A few posts ago, I extolled the wonders of white in nature and now, I have another reason to celebrate that convergence of all rainbow colours. My old and faithful Kindle died, leaving me bereft of a bedside and travelling companion and, of course, with the task of choosing a new one. After mussing over the models on sale, I upgraded to a Kindle Paperwhite. At first, KPW felt like a stranger in my company, the home button having vanished in favour of a tap function that conjures a tool bar at the top of the screen.
After four days, an interval that included a dash back to the retailer – my thanks to the kind young gentleman in Waterstones who dealt with a sobbing and hysterical me – I finally got to grips with the new machine. The strangeness vanished and I began to warm towards my companion, delighting in the finger gestures that can flip pages forwards and backwards, and magically (it seems) reduce and increase the size of the text. Another thumbs-up to Amazon for retaining the series of original fascias that appear when the machine is turned off, archaic typefaces and typewriter wheels, antique nibs converging in a star, and the wonderful brass inkwell accompanied by a filigreed pen, tropes that refer to the genesis of printing and wordpressing…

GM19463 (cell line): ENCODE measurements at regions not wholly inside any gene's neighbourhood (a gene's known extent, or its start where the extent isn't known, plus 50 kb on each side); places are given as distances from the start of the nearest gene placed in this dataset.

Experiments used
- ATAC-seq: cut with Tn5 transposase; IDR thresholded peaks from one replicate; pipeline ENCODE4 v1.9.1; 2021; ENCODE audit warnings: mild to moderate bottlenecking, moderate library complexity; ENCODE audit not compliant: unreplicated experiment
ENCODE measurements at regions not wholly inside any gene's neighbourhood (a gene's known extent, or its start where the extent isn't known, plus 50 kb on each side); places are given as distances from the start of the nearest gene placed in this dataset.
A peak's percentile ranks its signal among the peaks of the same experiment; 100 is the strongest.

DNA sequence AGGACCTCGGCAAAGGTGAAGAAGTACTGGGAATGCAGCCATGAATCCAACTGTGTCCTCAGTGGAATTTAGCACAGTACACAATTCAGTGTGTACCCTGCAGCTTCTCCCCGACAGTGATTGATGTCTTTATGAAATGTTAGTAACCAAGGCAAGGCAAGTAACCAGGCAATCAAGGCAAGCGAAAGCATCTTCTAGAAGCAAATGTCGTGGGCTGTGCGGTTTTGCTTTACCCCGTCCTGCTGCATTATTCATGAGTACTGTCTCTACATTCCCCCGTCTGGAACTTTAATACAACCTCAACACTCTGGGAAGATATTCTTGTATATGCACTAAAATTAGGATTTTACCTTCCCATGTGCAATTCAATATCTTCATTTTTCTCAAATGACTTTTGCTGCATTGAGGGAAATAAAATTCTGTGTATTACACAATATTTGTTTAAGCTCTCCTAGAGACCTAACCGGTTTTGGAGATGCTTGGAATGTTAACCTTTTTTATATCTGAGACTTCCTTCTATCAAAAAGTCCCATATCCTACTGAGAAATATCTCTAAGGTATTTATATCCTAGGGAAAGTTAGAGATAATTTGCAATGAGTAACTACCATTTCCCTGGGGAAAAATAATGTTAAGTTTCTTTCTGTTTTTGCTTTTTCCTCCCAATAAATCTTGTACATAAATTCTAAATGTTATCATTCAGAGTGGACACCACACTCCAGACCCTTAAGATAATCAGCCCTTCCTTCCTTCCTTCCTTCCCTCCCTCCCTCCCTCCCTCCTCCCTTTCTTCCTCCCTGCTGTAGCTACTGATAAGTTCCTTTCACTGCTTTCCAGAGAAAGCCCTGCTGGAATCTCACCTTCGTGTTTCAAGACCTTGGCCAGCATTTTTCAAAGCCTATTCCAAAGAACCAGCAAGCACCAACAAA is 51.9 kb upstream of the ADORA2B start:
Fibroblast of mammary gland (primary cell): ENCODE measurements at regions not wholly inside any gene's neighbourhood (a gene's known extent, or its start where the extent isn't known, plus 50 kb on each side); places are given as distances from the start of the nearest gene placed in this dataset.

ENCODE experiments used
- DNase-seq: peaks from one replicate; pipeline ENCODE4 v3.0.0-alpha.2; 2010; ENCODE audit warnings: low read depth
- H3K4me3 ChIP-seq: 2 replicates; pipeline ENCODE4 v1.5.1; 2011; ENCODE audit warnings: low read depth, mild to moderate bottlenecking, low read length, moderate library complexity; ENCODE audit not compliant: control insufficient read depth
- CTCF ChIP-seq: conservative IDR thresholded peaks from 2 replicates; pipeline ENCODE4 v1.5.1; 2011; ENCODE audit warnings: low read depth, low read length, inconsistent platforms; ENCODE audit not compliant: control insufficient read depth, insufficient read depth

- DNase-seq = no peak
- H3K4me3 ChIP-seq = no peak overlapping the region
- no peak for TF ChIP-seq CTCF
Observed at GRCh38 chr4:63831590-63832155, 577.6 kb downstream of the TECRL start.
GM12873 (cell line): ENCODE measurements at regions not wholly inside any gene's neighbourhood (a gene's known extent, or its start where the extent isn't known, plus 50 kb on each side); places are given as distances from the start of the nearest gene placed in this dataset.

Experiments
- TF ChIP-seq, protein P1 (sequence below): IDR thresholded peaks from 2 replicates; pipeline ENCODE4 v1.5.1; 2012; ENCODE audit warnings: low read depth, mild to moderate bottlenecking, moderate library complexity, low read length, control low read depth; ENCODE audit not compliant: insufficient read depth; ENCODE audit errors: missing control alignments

The idea for a book combining colour theory and Greek mythology, which has always held my fascination, occurred to me just over two years ago.I have now launched Mythical Colouring. The majority of colouring books provide colour enthusiasts with patterns for essays into pure colour. However, even imagination requires a helping hand when matching and contrasting shades. The introductory notes and the guidelines that accompany every story serve as a springboard for the aspiring colourist.
Each story consists of two images, an A4-sized image and a smaller – though enlarged - detail from that image. Many enthusiasts may prefer to experiment on this detail before moving on to the full-sized picture. I have also provided blank squares at the outset of the book for pure colour experimentation.
Beginning with the story of a prehistoric deluge, the reader is taken through a montage of scenes from the lexicon of Greek mythology that include the pastoral worlds of Hyperion and Endymion, to the subterranean realm of Medea and the adventures of Hercules. In the accompanying guidelines, I explain how to attain the requisite atmosphere through the use of colour, and reminding the enthusiast that he or she is free to experiment.